recommended reading

Federal Cloud Security Is Now Partially Privatized


The government has partially privatized the certification of agency cloud services by tapping the American Association for Laboratory Accreditation to vet inspectors of commercial data centers, federal officials announced on Tuesday.

Since the 2011 inception of the Federal Risk and Authorization Management Program -- the process for authorizing cloud providers -- the government has planned to hand off auditor accreditation to an independent body. This is because the government is cash-strapped and short on time. FedRAMP is intended to expedite the governmentwide shift to cloud computing.

All contractors that want to sell Web services to the government must undergo evaluation by an accredited inspector by June 2014. Typically security consulting firms, such as KPMG, have applied for these auditor spots.

On Tuesday, federal officials said in a statement that privatization "will allow for more in-depth analysis of an applicant’s conformance to inspection and information security standards, making the process more rigorous." Auditing firms are responsible for examining cloud companies' physical and virtual security. 

Any agency can read an auditor's assessment to decide whether a cloud service is safe enough for adoption.  

The nonprofit American Association for Laboratory Accreditation is known for accrediting laboratories, inspection bodies, proficiency testing providers, and product certifiers.

To date, 22 inspection bodies, half of which are small businesses, are sanctioned to examine cloud providers, according to the General Services Administration, which had been responsible for coordinating auditor accreditation. 

Using the association’s reviews, GSA will decide whether to give auditor candidates a final nod, agency officials said. If the private arrangement does not work out, the government can reinstate the federal review board, officials added.

GSA stopped accepting applications from prospective inspectors March 25, while searching for a private accreditor. The government continued to accredit auditors who had applied before the cutoff date and agency officials on Tuesday said FedRAMP will resume accepting applications in the fall.

The selection of a private accreditor "is a significant milestone as we grow FedRAMP in partnership with industry and government cloud stakeholders," Dave McClure, GSA associate administrator of the Office of Citizen Services and Innovative Technologies, said in a statement. The association’s “involvement, with continued government oversight, improves the resources and rigor of our review process, further strengthening FedRAMP.”  

The roughly 100 cloud companies and agency-run server hubs attempting to earn a FedRAMP seal of approval have met road bumps. Only six providers have been approved since the process began June 2012.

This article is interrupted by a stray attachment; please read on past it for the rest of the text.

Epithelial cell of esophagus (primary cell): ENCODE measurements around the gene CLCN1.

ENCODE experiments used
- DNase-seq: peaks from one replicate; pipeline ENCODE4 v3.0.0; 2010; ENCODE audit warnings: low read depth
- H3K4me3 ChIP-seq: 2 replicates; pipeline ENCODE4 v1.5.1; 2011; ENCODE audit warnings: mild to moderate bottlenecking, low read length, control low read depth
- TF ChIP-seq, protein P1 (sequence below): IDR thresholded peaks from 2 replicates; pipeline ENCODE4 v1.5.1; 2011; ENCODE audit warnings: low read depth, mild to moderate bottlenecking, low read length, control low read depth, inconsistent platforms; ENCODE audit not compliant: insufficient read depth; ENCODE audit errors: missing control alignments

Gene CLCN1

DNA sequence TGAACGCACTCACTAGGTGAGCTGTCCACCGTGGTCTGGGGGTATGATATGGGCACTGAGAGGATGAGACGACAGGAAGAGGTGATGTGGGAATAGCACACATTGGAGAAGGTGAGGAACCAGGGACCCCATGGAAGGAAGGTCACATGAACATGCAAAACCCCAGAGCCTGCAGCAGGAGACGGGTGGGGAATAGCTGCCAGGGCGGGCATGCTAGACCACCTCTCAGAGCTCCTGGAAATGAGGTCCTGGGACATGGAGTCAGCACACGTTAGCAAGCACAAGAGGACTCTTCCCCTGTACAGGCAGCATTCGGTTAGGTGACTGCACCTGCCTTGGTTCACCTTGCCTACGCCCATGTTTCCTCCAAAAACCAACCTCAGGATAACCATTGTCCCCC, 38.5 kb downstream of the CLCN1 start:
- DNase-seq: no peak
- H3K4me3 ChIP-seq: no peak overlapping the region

The roster includes Autonomic Resources, CGI Federal, HP, Lockheed Martin, Amazon Web Services, the Agriculture Department, which offers agencies space in a shared data center, and  -- as of yesterday -- AT&T. 

(Image via brainpencil/

Threatwatch Alert

Thousands of cyber attacks occur each day

See the latest threats


Close [ x ] More from Nextgov

Thank you for subscribing to newsletters from
We think these reports might interest you:

  • Modernizing IT for Mission Success

    Surveying Federal and Defense Leaders on Priorities and Challenges at the Tactical Edge

  • Communicating Innovation in Federal Government

    Federal Government spending on ‘obsolete technology’ continues to increase. Supporting the twin pillars of improved digital service delivery for citizens on the one hand, and the increasingly optimized and flexible working practices for federal employees on the other, are neither easy nor inexpensive tasks. This whitepaper explores how federal agencies can leverage the value of existing agency technology assets while offering IT leaders the ability to implement the kind of employee productivity, citizen service improvements and security demanded by federal oversight.

  • Effective Ransomware Response

    This whitepaper provides an overview and understanding of ransomware and how to successfully combat it.

  • Forecasting Cloud's Future

    Conversations with Federal, State, and Local Technology Leaders on Cloud-Driven Digital Transformation

  • IT Transformation Trends: Flash Storage as a Strategic IT Asset

    MIT Technology Review: Flash Storage As a Strategic IT Asset For the first time in decades, IT leaders now consider all-flash storage as a strategic IT asset. IT has become a new operating model that enables self-service with high performance, density and resiliency. It also offers the self-service agility of the public cloud combined with the security, performance, and cost-effectiveness of a private cloud. Download this MIT Technology Review paper to learn more about how all-flash storage is transforming the data center.


When you download a report, your information may be shared with the underwriters of that document.